Tuesday, January 6, 2009
Trial of a Time-Lord-to-be
I wasn't going to post about the Eleventh Doctor casting news, because I didn't really think I had anything to add. And I don't, not about the casting choice itself, except for a minor misgiving that he's not a bigger change in physical type from David Tennant. Which just means he'll need to make up for it with a big persona shift, because regeneration is more than just recasting -- the Doctor is not Darren Stephens. But that's not what made me decide to post after all.
At the risk of sounding condescending, I have no problem with fandom freaking on spec. That's just one of the things fandom does, and if people didn't have fun with it, I sincerely hope they wouldn't do it. Not my personal bag, but no skin off my nose either.
I am, however, observing it in a superficial sort of way, and keep being struck by some of the underlying assumptions -- at a couple different positions in the discussion -- about acting and age. And here's the thing that I think people are missing: Acting is all about being what we are not. (Generally speaking, we get there by building it out of pieces of what we are, but it's still all about getting there.)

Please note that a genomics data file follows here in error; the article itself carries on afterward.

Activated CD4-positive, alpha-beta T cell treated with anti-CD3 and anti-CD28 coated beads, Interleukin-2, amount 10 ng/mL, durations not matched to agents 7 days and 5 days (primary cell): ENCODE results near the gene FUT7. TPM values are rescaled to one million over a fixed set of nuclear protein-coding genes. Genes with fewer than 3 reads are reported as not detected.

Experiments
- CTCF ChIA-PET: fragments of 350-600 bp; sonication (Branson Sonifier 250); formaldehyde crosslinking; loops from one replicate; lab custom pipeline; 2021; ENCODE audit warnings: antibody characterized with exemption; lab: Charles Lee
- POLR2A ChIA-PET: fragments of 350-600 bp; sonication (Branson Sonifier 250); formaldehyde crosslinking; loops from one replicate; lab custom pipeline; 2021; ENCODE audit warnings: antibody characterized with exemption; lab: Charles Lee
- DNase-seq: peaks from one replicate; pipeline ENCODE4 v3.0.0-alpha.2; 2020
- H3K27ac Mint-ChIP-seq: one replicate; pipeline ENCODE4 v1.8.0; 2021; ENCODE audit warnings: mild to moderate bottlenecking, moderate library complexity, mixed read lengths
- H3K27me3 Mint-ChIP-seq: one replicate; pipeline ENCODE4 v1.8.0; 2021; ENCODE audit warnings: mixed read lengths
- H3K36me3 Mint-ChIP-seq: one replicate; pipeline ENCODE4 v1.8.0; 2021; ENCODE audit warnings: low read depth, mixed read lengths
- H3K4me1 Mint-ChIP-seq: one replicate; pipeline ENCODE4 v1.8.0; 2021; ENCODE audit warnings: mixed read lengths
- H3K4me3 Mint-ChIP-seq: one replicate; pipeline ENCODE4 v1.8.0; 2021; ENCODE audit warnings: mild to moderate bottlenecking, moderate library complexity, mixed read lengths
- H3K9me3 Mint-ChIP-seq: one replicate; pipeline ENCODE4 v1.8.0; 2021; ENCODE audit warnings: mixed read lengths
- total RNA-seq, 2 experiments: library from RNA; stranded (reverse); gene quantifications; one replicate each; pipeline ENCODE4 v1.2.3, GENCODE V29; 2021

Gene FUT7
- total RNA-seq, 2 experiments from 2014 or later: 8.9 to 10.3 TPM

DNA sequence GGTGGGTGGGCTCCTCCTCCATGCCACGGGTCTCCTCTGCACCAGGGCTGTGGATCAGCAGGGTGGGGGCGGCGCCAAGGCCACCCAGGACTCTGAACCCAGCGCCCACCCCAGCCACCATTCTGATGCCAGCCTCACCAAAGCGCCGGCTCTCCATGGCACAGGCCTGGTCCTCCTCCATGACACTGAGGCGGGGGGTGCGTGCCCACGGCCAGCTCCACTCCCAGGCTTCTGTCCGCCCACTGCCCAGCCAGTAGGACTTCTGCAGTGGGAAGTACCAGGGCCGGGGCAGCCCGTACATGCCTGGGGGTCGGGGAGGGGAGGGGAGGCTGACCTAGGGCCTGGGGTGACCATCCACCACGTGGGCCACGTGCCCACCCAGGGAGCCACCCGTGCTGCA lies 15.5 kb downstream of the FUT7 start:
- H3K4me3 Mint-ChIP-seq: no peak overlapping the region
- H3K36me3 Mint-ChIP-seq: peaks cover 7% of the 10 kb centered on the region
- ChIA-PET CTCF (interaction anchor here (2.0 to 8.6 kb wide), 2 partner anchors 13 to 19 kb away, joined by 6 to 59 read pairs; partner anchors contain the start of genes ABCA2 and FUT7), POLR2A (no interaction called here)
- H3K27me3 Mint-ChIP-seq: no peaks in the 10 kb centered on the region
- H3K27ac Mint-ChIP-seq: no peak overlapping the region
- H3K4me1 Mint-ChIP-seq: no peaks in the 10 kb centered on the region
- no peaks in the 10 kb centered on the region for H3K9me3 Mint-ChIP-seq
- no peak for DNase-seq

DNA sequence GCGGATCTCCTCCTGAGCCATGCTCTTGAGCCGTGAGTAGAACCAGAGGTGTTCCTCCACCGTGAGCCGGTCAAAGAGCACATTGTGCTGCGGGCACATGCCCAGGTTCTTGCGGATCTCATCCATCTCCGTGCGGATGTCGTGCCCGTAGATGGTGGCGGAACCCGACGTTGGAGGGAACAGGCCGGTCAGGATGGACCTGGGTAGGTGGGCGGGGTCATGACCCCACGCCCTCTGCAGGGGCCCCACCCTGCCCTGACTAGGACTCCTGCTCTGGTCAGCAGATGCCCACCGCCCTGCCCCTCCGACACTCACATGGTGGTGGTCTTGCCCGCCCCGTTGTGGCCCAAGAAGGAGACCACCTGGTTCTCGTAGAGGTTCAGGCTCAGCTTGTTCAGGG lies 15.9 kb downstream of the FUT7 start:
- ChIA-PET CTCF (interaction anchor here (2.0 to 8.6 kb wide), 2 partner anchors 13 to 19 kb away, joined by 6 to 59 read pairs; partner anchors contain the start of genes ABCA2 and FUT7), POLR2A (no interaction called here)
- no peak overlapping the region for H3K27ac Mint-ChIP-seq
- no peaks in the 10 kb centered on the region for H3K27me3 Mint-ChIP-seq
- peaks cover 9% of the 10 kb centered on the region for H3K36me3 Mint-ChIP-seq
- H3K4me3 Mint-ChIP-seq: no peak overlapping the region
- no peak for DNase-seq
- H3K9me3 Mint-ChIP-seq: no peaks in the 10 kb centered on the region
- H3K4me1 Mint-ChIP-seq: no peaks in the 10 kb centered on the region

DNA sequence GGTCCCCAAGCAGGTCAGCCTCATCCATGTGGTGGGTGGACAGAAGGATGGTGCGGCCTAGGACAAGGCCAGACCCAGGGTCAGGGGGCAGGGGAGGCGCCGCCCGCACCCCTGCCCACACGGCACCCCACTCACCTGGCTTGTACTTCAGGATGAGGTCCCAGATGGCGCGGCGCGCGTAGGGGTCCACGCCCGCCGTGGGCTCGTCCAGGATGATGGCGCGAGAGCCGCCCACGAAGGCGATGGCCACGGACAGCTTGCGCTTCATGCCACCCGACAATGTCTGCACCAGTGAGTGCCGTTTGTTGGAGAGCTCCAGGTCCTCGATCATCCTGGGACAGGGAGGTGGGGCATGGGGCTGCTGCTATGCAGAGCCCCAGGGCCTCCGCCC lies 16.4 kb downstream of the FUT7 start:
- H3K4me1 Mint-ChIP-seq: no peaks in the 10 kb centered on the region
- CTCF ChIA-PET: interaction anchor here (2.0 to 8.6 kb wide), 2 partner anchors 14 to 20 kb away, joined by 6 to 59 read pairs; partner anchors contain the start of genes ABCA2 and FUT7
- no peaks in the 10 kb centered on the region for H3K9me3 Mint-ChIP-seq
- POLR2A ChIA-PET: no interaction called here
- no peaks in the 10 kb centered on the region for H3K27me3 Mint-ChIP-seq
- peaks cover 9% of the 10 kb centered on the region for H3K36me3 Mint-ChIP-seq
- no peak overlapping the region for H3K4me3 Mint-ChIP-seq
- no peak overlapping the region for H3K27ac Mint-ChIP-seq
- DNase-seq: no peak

I've personally known several, and am familiar with the work of several more, very young actors whom I would consider perfectly capable of bringing the whole package: the class clown, the Lonely God, the unknown quantity, the Oncoming Storm. We're talking about building a 900-year-old Time Lord here. In that realm, the difference between the life experiences of a 25-year-old and those of someone twice that age is a whole lot less than you might think.
On the other side of the coin, I've personally known several, and am familiar with the work of several more, middle-aged actors perfectly capable of keeping up with the physical demands of the Doctor's role in its current form. Richard Dean Anderson started playing Jack O'Neill at 47. Patrick Swayze, at 56 (not to mention, y'know, in treatment for pancreatic cancer!), has been dubbed "Superman" by his younger colleagues on The Beast.
These people are exceptions, yes. But any star is, by definition, an exception. Heck, statistically speaking, any time you book a gig you are an exception.
The Doctor, of all characters, is nothing if not the ultimate exception.
One more thought... We're all grownups. We all know that the story of the casting process as told in the Doctor Who Confidential special is already packaged, polished, and sprinkled with PR fairy dust. That's how these things work. But there's one thing I see no reason not to believe happened exactly as Stephen Moffat tells it: Matt Smith walked in on the first day and knocked their socks off, and they couldn't get him out of their heads.
That, ladies and gentlemen, is called being a star.